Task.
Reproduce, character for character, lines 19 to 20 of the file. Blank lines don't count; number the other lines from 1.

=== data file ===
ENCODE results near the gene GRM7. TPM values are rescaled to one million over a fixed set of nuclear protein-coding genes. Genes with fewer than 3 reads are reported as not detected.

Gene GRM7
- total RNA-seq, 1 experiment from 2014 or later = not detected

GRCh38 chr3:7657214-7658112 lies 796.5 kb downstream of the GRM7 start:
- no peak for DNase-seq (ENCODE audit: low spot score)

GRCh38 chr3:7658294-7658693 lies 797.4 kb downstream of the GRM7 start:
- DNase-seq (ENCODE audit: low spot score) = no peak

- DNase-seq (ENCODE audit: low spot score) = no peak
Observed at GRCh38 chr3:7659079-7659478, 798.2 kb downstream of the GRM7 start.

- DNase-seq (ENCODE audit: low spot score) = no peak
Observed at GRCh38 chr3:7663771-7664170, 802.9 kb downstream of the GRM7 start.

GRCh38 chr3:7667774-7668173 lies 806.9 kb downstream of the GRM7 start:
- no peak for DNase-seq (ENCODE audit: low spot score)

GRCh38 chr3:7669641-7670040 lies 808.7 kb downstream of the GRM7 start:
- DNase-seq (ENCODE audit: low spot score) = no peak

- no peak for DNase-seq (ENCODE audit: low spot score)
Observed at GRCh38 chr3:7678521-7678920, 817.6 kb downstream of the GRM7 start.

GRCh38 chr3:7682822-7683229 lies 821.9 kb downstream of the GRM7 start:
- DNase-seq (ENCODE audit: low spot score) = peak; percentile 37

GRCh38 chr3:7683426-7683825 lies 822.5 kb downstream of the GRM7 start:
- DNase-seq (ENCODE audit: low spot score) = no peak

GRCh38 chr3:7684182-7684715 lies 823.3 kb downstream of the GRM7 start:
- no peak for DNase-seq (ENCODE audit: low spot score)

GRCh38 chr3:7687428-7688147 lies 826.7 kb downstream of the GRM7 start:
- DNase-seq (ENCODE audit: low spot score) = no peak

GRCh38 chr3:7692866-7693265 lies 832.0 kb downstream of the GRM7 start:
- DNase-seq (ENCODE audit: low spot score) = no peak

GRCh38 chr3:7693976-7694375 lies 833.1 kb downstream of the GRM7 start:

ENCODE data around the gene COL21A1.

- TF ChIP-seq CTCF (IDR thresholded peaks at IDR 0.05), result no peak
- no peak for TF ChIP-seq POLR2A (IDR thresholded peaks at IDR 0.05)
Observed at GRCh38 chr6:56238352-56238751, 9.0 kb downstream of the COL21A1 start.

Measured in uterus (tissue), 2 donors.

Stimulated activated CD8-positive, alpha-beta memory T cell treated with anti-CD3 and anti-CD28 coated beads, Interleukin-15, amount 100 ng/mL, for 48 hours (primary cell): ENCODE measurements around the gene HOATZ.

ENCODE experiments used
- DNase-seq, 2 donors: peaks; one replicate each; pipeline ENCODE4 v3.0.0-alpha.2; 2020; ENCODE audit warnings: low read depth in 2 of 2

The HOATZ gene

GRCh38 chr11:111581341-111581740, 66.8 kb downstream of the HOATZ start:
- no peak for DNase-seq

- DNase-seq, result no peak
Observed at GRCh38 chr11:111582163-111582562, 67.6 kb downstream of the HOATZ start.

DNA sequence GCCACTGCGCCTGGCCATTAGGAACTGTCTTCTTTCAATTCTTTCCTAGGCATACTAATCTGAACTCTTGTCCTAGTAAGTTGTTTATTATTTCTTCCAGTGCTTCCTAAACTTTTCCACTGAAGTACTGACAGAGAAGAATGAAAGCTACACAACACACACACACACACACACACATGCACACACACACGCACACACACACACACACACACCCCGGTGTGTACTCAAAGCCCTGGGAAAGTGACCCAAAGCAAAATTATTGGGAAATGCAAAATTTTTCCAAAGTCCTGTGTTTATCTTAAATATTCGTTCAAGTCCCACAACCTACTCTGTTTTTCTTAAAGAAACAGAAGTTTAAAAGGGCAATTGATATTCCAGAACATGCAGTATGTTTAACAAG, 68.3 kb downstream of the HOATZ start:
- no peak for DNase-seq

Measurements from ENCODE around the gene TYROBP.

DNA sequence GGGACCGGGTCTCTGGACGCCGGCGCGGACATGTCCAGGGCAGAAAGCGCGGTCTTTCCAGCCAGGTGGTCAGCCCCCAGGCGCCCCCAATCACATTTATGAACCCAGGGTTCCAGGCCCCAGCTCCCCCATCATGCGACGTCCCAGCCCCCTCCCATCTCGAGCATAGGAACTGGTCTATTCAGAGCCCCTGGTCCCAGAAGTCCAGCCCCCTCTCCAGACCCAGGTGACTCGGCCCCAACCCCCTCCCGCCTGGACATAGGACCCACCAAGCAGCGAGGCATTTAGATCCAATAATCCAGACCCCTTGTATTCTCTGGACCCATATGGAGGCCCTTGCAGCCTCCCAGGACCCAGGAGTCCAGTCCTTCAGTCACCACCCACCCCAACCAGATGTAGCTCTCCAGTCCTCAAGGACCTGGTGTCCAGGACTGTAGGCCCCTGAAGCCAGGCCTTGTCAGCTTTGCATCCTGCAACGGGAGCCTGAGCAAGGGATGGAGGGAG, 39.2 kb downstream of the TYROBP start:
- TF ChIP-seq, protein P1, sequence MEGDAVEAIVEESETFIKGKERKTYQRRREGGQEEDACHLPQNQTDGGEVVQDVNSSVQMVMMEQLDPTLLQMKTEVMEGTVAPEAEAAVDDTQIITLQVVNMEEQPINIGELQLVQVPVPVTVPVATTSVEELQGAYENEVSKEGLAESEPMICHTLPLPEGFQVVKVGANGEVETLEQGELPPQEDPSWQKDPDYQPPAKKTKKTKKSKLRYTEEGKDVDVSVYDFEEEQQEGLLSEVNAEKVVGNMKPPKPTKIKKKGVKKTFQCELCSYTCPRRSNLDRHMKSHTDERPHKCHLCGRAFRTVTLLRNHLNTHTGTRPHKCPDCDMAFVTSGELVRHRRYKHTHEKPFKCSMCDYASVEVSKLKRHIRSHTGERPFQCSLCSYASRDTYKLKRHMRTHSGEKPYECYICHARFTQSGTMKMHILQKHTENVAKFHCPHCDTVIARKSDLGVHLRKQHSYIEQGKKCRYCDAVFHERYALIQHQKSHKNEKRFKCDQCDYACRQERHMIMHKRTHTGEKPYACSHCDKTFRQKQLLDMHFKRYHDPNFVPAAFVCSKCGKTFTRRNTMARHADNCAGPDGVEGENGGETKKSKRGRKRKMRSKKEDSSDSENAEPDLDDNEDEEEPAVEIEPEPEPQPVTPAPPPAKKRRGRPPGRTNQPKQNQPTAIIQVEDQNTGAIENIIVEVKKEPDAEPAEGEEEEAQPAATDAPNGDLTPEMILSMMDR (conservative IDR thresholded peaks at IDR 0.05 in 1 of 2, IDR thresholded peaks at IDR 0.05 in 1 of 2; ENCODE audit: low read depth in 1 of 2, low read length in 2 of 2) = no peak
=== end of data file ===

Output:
- DNase-seq (ENCODE audit: low spot score) = peak; percentile 37

GRCh38 chr3:7683426-7683825 lies 822.5 kb downstream of the GRM7 start: